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Despite Army's Pleas, Cairo Protesters Dig In

CAIRO - The Egyptian military on Saturday came up against angry pro-democracy protesters in an attempt to persuade them to move burnt cars and human barricades from the streets leading to Tahrir Square in downtown Cairo, where thousands continued to call for President Hosni Mubarak's departure.

The protesters set up human barricades around Tahrir, or Liberation, Square to prevent pro-Mubarak supporters from disrupting their pro-democracy demonstrations.

Fierce clashes between pro- and anti-Mubarak supporters earlier in the week left at least 11 killed and hundreds injured.

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A group of military officers arrived in Abdel Moneam Riyadh square, leading to Tahrir Square, to talk to the pro-democracy protesters and convince them to take down the barricades.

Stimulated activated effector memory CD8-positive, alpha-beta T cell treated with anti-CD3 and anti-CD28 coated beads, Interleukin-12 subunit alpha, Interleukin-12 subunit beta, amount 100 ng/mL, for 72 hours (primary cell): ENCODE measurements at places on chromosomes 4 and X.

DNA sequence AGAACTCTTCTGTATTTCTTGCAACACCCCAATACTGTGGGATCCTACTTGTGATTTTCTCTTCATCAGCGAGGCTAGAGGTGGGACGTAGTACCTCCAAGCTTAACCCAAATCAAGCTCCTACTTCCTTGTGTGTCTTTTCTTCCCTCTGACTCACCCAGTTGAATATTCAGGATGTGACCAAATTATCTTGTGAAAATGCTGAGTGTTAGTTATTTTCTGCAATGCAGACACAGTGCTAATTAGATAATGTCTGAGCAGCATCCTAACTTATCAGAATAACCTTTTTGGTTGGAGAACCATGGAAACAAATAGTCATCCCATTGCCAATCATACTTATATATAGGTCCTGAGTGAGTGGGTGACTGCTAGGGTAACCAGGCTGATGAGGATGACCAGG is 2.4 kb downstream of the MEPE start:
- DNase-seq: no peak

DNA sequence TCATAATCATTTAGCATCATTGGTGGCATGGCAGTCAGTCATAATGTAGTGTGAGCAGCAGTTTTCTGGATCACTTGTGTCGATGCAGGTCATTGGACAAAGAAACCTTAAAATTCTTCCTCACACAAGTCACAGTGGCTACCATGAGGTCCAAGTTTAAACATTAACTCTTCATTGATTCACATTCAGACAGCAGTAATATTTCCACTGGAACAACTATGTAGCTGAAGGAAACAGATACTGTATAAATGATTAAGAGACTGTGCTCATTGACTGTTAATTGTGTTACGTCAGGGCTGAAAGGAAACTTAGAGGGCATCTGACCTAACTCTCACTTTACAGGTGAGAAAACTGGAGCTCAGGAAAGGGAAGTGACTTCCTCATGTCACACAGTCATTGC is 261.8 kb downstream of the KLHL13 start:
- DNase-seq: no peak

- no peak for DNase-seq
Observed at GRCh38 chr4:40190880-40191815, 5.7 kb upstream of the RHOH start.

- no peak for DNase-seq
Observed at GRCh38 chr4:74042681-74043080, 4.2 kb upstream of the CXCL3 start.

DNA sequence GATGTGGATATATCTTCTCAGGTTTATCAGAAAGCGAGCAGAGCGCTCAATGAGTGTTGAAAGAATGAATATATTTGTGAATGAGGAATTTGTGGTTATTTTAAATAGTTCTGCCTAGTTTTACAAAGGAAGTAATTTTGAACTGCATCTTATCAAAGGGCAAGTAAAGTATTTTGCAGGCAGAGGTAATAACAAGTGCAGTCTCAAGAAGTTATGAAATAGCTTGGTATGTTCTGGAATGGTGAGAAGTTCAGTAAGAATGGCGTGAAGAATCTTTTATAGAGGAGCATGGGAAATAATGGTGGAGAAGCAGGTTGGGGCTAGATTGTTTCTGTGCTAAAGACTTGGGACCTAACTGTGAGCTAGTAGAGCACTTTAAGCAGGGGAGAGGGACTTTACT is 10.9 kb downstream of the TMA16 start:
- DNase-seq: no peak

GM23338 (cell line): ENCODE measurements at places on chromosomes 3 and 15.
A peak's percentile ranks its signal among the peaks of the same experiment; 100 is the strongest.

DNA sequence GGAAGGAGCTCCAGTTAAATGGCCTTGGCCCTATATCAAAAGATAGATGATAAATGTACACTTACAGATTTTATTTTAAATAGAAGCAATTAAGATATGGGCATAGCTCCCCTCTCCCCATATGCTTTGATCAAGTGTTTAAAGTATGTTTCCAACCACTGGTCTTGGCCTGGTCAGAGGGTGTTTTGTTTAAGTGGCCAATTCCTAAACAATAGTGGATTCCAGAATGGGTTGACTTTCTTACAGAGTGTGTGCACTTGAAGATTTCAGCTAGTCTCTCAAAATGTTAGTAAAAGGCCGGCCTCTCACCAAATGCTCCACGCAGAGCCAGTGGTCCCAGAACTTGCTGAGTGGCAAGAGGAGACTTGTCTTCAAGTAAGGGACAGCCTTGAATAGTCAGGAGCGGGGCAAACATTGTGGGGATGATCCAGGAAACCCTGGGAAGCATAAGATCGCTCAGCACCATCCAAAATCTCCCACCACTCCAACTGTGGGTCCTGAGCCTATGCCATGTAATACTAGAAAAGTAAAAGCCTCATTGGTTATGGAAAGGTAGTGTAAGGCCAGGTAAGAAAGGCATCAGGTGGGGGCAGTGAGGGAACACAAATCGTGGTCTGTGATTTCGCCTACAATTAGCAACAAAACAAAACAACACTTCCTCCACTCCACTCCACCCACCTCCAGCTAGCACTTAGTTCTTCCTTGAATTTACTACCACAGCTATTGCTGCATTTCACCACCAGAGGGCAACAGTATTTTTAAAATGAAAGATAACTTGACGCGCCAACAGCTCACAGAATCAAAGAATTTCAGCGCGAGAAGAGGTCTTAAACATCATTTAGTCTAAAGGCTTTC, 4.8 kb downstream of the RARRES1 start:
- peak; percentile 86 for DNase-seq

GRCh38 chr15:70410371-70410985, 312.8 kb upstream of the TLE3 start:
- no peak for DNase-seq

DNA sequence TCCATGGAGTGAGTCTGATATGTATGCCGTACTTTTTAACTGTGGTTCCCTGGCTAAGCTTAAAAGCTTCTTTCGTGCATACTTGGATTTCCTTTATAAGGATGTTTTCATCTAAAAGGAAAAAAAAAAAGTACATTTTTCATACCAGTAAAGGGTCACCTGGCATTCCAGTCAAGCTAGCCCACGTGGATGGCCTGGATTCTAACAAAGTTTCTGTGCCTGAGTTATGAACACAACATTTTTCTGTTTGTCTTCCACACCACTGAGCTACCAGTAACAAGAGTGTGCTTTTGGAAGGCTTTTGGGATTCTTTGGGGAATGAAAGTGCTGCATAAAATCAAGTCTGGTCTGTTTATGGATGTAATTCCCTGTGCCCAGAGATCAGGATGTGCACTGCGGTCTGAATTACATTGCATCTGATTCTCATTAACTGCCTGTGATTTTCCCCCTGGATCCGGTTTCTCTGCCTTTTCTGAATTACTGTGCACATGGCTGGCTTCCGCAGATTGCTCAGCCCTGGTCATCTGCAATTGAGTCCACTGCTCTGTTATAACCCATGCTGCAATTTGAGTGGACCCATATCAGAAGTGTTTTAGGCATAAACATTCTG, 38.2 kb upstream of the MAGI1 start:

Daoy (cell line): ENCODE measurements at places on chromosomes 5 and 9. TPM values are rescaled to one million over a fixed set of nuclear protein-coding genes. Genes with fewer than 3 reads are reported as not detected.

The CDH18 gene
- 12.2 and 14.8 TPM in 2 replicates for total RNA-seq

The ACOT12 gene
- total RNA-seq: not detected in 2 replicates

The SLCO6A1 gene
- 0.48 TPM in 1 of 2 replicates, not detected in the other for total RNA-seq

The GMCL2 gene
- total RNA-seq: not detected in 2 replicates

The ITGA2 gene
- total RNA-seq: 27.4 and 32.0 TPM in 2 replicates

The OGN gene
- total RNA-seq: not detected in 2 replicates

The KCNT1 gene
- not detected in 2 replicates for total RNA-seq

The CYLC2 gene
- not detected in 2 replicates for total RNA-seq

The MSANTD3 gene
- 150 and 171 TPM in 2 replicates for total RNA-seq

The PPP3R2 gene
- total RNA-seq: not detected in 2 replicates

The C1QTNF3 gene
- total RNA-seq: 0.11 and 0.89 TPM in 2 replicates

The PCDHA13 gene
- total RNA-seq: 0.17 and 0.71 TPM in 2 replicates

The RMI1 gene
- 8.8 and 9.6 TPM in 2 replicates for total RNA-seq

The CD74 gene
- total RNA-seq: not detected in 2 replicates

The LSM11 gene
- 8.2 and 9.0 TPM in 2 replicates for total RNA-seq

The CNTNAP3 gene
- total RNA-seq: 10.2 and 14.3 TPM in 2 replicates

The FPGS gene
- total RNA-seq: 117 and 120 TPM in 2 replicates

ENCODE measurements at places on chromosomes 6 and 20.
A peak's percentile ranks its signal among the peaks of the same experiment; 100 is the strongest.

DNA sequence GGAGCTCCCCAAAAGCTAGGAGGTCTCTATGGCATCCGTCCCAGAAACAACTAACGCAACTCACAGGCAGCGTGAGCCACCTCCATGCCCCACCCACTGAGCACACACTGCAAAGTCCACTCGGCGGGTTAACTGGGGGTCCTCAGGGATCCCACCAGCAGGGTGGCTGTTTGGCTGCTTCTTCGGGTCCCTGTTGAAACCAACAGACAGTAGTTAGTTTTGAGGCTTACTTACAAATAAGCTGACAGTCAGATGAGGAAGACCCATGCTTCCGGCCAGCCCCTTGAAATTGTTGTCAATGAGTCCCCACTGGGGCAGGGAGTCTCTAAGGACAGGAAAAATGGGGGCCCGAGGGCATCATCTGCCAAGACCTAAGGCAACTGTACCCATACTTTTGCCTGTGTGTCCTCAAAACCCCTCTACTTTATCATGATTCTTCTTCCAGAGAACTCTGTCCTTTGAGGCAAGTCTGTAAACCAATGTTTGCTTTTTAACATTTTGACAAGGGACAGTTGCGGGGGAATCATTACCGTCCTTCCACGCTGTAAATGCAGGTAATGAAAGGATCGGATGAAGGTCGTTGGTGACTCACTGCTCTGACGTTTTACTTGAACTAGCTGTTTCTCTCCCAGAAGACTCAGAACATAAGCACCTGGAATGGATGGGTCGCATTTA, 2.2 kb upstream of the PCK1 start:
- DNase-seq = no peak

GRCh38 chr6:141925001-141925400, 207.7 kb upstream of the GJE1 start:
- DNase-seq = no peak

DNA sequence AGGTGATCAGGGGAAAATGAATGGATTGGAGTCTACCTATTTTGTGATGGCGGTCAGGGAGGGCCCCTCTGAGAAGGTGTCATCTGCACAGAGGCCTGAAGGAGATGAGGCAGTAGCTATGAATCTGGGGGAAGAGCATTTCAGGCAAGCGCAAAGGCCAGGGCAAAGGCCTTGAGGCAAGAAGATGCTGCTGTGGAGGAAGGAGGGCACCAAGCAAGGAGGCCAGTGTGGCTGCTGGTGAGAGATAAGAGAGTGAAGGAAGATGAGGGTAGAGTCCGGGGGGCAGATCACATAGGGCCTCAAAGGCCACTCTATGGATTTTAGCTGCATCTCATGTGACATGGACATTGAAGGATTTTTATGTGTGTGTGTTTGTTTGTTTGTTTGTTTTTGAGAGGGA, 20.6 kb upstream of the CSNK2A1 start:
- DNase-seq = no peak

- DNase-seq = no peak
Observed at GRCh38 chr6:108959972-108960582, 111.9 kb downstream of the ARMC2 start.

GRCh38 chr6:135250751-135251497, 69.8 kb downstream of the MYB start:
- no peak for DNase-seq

However, the protesters were reluctant to give up their positions since they say the military did not move to protect unarmed civilians in Tahrir as they were being attacked by stone-throwing Mubarak supporters earlier in the week.

Rumors also circulated in the square that the military - which has surrounded Tahrir for days - was preparing to withdraw, so some protesters lay on the ground in front of tanks to prevent them.

An Army general addressed protesters, trying to convince them to end their demonstration, but the crowd was unmoved.

General Abdel Meneem Khalil, head of the army's central command, urged demonstrators to leave the square, they chanted back, "We are not leaving. He [Mubarak] is leaving."

The protesters see the military as a degree of protection from the police and the regime's supporters who they fear will attack again, though the government promised on Friday not to try to eject the protesters by force.

The situation between army and protesters appeared peaceful.

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